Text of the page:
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America’s entrepreneurial power is dispersing beyond Silicon Valley and New York

America’s entrepreneurial and technology power is dispersing beyond Silicon Valley and New York — a trend greatly accelerated by two Cs: coronavirus and California.

The big picture: Elon Musk is the latest high-profile business leader to bolt from California because of its governance and cost.

  • At the same time, workers are fleeing the state — and New York City, too — to work remote, often in tax-friendly states or emerging tech hubs, for good.

What to watch: The next wave of cool innovations — 5G, autonomous tech, drones — will unfold in cities.

  • It appears a lot of CEOs, companies and talent will head there, too. This could spark a realignment of influence and politics.
  • Palantir, the data-mining giant, followed through on CEO Alex Karp's complaint on "Axios on HBO" that Silicon Valley is a "monoculture," and moved to Denver.

Ben Shapiro, host of the nation's top conservative podcast, moved his Facebook powerhouse website, The Daily Wire, from L.A. to Nashville in September.

  • Shapiro told Axios that California "has made it nearly impossible to do business, between their absurd regulatory climate, their insane tax rates, and the declining quality of life."

Musk said yesterday during a Wall Street Journal CEO Council appearance that the Bay Area "has too much influence on the world."

  • Musk moved to Texas ... Palantir co-founder Joe Lonsdale moved his venture firm from Silicon Valley to Austin ... and Hewlett Packard Enterprise Co. — "a descendant of the firm that Bill Hewlett and Dave Packard famously started in a Palo Alto, Calif., garage," as The Journal put it — is moving to Houston.

CNBC this week referred to the Lone Star State as "TECH-SAS."

FDA authorizes Johnson & Johnson's one-shot COVID-19 vaccine for emergency use

The Food and Drugs Administration on Saturdayissued an emergency use authorization for Johnson & Johnson's one-shot coronavirus vaccine.

Why it matters: The authorization of a third coronavirus vaccine in the U.S. will help speed up the vaccine rollout across the country, especially since the J&J shot only requires one dose as opposed to Moderna and Pfizer-BioNTech's two-shot vaccines.

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Italy tightens COVID restrictions for 5 regions amid warnings of a growing prevalence of variants

Italy on Saturday announced it was tightening restrictions in five of the country's 20 regions in an effort curb the spread of the coronavirus.

Driving the news: The announcement comes as health experts and scientists warn of the more transmissible coronavirus variants, per Reuters.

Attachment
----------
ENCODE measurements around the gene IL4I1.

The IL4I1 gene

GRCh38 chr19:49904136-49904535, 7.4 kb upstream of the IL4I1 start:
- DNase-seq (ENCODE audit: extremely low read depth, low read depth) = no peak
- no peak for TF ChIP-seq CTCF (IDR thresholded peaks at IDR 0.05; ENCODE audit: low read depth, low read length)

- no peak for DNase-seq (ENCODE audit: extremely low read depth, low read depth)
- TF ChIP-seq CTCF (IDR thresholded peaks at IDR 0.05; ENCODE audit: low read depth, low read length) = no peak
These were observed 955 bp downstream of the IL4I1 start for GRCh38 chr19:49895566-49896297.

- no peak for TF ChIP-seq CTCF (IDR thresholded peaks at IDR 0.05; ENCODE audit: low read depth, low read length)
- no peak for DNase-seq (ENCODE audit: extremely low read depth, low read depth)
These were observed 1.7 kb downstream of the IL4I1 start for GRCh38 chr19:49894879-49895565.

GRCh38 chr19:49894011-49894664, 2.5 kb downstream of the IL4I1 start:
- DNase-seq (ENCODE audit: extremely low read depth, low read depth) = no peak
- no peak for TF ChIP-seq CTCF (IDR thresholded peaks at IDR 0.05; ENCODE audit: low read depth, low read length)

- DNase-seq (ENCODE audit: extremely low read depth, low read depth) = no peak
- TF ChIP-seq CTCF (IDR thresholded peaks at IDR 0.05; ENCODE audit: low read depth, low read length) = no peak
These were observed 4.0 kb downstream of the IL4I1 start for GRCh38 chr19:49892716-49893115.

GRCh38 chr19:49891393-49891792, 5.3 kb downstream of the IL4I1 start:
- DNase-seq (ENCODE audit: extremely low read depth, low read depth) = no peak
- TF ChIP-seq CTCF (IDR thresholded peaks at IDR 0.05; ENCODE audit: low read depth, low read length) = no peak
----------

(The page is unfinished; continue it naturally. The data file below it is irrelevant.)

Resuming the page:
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Palestinian Authority announces new COVID restrictions as cases surge

The Palestinian Authority on Saturday announced fresh coronavirus restrictions, including a partial lockdown, for the occupied West Bank as COVID-19 cases surge.

The big picture: The new measures come as Israel, which leads the world in vaccinations, faces increased pressure to ensure Palestinians in the occupied West Bank and Gaza Strip have equal access to vaccines.

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Myanmar military fires UN ambassador after anti-coup speech

Myanmar's military regime on Saturday fired the country's Ambassador to the United Nations, Kyaw Moe Tun, a day after he gave a pro-democracy speech asking UN member nations to publicly condemn the Feb. 1 coup, The New York Times reports.

Details: State television said the ambassador had "betrayed the country and spoken for an unofficial organization which doesn’t represent the country and had abused the power and responsibilities of an ambassador."

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Scoop: Biden admin call on Putin pipeline provokes GOP anger

A briefing between the State Department and congressional staff over Vladimir Putin's Russia-Germany gas pipeline got tense this week, with Biden officials deflecting questions about why they hadn't moved faster and more aggressively with sanctions tostop its completion.

  • The Biden officials also denied negotiating with the Germans over a potential side deal to allow the pipeline to be finished.
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Warren Buffett calls American progress "discouraging," but isn't betting against it

Warren Buffett called progress in America "slow, uneven and often discouraging," but retained his long-term optimism in the country, in his closely watched annual shareholder letter released Saturday morning.

Why it matters: It breaks months of uncharacteristic silence from the 90-year-old billionaire Berkshire Hathaway CEO — as the fragile economy coped with the pandemic and the U.S. saw a contentious presidential election.

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